On Dec. 17, Unfinished Business posted an article written by Max Marchitello ’10M.Ed. titled “Congress Takes on the School-to-Prison Pipeline.” Marchitello discusses institutional discipline practices and the recent congressional hearing, which, “marked an important first step for Congress to address a crisis plaguing our country’s schools.”
In many public schools, pernicious exclusionary discipline practices such as zero tolerance policies are common place. Extreme disciplinary measures are becoming a far too common recourse for educators as students are suspended or expelled for minor infractions with ever-increasing frequency. These practices do little to deter violence or keep students safe; rather, they have the undesirable effect of impeding student achievement, pushing students to dropout, driving kids into the juvenile justice system and greatly increasing the likelihood of future incarceration.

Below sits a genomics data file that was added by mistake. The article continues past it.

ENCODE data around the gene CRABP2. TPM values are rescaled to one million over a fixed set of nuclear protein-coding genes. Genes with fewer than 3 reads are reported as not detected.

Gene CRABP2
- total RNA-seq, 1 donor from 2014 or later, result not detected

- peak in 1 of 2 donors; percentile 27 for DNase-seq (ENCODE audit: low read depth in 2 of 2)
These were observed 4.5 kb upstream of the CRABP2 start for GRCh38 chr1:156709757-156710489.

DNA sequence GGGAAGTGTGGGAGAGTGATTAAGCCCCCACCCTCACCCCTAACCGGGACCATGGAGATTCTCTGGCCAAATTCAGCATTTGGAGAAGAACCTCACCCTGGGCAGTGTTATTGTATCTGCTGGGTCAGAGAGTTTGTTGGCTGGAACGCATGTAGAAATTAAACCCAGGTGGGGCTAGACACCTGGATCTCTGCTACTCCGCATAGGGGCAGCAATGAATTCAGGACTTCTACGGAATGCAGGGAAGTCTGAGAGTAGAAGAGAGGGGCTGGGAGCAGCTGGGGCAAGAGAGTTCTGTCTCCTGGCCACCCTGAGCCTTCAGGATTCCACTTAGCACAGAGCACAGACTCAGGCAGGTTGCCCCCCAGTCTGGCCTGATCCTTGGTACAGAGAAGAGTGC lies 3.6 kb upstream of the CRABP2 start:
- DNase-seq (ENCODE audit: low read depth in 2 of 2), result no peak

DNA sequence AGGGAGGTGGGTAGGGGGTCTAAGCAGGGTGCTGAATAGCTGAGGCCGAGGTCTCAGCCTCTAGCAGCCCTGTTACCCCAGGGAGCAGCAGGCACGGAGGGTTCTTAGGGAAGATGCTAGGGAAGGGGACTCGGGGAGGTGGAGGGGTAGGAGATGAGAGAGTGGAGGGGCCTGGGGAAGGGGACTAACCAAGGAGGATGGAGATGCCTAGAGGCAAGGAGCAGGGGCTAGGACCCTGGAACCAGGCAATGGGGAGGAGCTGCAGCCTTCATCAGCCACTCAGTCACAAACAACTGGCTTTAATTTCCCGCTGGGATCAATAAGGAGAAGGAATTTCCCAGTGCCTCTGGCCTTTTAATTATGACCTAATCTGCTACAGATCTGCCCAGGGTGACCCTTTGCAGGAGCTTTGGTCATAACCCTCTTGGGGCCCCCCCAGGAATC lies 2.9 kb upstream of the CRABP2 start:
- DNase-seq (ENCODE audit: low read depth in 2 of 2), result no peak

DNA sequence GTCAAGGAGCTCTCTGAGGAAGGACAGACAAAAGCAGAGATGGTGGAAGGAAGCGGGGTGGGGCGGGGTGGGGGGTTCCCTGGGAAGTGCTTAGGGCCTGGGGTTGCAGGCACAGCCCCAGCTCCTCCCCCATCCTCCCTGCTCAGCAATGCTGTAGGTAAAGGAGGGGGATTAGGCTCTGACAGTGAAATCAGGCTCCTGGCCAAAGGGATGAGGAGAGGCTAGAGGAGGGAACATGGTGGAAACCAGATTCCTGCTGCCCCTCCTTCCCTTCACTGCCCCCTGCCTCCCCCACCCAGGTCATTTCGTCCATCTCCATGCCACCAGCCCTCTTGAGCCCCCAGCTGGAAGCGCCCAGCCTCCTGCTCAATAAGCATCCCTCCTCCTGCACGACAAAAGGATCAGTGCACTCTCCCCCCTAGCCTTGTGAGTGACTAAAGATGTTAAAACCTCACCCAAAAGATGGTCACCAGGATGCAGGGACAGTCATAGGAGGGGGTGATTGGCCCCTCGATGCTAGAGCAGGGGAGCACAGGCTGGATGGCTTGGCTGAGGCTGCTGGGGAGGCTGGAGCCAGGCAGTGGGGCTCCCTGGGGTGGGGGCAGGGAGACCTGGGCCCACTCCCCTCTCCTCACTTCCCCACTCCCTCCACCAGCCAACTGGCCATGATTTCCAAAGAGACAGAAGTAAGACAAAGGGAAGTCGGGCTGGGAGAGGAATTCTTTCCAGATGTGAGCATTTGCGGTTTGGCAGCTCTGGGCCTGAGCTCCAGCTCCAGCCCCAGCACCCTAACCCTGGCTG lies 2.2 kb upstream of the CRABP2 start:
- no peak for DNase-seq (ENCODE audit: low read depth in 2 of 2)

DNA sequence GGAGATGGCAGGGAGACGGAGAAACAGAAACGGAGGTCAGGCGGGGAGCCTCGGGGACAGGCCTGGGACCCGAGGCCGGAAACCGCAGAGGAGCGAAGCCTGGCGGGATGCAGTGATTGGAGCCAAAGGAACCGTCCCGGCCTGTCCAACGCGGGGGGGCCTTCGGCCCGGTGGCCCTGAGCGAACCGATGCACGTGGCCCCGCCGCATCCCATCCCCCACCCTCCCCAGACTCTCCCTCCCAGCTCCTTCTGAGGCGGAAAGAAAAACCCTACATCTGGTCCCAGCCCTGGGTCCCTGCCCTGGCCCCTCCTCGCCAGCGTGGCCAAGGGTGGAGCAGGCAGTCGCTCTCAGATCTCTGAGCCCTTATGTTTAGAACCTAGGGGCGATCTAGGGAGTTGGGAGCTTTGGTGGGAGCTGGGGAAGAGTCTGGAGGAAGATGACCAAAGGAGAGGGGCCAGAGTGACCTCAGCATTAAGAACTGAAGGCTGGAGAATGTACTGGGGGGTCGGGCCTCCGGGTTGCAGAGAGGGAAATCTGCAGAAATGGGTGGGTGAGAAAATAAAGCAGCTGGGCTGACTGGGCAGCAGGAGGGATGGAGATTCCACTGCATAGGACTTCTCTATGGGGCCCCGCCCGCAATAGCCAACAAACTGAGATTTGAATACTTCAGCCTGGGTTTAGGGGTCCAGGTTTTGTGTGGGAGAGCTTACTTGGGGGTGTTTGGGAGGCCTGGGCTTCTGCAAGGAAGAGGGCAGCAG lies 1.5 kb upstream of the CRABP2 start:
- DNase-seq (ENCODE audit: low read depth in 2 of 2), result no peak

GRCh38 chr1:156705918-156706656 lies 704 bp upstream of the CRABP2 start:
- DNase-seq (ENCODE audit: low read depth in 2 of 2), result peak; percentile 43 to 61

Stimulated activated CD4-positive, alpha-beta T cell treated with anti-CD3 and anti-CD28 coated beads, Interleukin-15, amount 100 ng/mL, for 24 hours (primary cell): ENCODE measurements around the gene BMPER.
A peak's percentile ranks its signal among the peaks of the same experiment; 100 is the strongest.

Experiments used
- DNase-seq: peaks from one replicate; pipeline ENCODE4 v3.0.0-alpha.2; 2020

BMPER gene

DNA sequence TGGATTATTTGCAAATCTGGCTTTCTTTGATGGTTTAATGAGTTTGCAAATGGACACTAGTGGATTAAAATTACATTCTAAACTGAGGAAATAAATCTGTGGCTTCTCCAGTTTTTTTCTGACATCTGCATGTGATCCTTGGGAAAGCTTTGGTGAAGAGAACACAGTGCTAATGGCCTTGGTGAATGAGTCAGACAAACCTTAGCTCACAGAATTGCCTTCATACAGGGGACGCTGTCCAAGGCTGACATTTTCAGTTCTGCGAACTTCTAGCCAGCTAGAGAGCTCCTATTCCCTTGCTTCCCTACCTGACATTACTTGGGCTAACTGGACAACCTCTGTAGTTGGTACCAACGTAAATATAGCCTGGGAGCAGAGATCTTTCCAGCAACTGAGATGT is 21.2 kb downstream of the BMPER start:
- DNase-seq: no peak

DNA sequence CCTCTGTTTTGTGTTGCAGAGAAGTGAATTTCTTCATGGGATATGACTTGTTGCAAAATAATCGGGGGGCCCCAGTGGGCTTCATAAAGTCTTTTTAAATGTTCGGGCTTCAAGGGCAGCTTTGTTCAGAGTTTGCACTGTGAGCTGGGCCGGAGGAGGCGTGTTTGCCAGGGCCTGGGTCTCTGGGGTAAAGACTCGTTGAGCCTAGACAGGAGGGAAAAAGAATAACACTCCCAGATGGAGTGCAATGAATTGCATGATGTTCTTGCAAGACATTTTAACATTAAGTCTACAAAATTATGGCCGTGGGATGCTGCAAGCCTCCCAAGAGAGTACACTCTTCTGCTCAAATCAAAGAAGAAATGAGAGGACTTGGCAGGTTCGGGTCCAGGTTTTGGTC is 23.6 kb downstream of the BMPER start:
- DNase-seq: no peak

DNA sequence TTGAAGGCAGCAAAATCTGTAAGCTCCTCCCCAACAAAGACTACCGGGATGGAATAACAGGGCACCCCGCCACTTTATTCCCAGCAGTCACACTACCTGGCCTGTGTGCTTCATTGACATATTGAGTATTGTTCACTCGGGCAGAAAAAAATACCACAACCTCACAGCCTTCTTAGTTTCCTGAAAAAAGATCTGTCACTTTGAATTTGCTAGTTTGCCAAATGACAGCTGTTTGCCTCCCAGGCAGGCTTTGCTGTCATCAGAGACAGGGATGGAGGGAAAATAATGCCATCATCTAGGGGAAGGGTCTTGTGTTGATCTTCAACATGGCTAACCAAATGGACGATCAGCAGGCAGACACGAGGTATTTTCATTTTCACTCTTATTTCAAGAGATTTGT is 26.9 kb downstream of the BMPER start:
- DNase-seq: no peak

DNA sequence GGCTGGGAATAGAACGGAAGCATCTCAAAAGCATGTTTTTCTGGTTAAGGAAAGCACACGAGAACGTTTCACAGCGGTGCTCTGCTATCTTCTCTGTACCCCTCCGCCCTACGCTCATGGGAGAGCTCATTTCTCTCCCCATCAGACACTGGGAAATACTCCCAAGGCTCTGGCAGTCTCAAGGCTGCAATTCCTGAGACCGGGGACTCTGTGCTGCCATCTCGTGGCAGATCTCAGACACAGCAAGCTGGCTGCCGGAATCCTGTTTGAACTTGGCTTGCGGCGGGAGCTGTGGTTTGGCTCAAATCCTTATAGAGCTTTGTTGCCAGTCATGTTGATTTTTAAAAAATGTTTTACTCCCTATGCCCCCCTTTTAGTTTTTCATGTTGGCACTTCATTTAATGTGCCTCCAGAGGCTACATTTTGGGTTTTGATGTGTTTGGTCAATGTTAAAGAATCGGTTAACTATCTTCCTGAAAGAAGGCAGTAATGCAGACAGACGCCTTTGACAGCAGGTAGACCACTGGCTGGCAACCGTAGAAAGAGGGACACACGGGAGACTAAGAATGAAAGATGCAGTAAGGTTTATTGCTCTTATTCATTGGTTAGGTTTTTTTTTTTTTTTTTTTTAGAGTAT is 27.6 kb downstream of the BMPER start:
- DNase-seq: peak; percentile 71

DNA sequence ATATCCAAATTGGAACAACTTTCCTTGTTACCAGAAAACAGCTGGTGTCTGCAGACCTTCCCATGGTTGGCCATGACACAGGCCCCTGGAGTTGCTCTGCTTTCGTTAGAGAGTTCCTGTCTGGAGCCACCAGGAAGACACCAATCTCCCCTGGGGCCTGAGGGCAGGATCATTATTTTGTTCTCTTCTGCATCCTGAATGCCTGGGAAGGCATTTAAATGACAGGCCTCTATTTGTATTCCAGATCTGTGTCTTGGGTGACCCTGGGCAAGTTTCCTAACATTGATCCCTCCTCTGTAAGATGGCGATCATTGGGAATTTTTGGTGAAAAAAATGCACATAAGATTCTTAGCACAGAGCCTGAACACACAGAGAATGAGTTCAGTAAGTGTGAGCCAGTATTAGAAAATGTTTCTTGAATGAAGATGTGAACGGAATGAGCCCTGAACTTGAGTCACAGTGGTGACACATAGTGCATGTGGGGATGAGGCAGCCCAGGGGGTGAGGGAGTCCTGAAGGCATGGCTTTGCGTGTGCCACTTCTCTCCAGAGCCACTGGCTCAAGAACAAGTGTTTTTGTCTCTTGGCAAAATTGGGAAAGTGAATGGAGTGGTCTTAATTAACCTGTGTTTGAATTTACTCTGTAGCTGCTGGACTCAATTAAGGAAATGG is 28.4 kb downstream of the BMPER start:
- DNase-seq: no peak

While these draconian practices adversely impact all students, they are particularly harmful for students of color and students with disabilities who are disproportionately punished under these policies. According to the U.S. Department of Education’s recently released Civil Rights Data Collection, African-American students are 3.5 times more likely than their White peers to be suspended, and students with disabilities are more than twice as likely to receive more than one out-of-school suspension.